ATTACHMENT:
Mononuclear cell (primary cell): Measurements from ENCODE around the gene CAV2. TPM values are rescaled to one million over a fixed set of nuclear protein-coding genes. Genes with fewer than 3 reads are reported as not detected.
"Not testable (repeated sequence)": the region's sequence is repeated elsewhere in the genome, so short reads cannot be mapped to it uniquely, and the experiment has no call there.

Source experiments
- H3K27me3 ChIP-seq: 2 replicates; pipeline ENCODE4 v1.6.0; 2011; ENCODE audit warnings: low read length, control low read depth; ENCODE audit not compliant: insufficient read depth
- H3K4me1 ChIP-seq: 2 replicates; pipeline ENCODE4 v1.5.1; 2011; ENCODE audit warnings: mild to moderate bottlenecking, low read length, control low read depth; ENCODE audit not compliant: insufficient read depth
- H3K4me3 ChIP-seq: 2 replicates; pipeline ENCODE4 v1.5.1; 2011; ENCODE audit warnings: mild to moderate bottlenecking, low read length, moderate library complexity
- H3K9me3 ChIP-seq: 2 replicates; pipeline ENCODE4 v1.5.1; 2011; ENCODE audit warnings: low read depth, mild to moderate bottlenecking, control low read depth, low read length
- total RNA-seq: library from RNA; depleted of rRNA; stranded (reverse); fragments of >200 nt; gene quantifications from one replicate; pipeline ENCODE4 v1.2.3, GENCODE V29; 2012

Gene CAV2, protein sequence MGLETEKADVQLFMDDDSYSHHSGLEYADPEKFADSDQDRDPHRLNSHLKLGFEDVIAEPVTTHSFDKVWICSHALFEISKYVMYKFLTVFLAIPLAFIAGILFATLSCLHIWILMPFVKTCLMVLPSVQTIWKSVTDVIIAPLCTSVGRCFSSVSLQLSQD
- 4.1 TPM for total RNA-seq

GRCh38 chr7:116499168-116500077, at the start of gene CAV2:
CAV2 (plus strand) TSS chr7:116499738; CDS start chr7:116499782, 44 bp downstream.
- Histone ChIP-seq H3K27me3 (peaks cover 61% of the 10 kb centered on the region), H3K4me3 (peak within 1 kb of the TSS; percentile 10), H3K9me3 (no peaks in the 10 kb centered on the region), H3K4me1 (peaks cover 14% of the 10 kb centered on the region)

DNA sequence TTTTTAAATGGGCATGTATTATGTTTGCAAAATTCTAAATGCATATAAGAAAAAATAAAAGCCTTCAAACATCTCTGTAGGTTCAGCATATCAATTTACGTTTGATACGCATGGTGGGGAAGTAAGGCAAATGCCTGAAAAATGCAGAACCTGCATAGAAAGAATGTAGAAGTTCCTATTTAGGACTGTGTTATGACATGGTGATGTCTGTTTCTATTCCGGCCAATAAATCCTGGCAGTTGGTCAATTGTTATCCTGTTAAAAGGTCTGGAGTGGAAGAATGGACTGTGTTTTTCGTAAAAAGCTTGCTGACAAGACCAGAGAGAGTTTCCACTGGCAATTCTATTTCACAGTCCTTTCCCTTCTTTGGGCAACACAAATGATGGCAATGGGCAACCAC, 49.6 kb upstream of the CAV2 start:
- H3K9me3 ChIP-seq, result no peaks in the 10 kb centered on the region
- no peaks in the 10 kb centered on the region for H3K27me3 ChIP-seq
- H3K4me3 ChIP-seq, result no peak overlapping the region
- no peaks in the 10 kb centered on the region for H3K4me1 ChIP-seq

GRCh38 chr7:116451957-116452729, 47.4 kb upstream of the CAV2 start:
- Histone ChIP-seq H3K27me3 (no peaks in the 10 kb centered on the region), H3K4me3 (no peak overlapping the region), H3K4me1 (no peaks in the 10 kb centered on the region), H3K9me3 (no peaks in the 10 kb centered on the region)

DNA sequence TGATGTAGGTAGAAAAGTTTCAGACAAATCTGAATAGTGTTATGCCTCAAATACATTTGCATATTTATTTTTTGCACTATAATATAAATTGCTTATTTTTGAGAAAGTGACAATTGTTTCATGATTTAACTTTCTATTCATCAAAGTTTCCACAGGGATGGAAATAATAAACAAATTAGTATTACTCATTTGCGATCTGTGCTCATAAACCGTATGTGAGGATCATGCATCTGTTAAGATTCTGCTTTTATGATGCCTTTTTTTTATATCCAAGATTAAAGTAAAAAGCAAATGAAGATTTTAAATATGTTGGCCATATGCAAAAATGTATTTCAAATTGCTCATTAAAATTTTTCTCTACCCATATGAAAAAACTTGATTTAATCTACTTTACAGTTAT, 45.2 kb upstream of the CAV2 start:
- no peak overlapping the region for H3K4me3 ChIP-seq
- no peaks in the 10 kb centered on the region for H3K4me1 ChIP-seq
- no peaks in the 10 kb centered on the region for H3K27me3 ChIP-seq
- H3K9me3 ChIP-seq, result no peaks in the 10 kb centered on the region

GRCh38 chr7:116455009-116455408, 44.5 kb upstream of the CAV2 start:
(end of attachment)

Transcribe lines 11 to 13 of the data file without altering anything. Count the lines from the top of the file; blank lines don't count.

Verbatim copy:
GRCh38 chr7:116499168-116500077, at the start of gene CAV2:
CAV2 (plus strand) TSS chr7:116499738; CDS start chr7:116499782, 44 bp downstream.
- Histone ChIP-seq H3K27me3 (peaks cover 61% of the 10 kb centered on the region), H3K4me3 (peak within 1 kb of the TSS; percentile 10), H3K9me3 (no peaks in the 10 kb centered on the region), H3K4me1 (peaks cover 14% of the 10 kb centered on the region)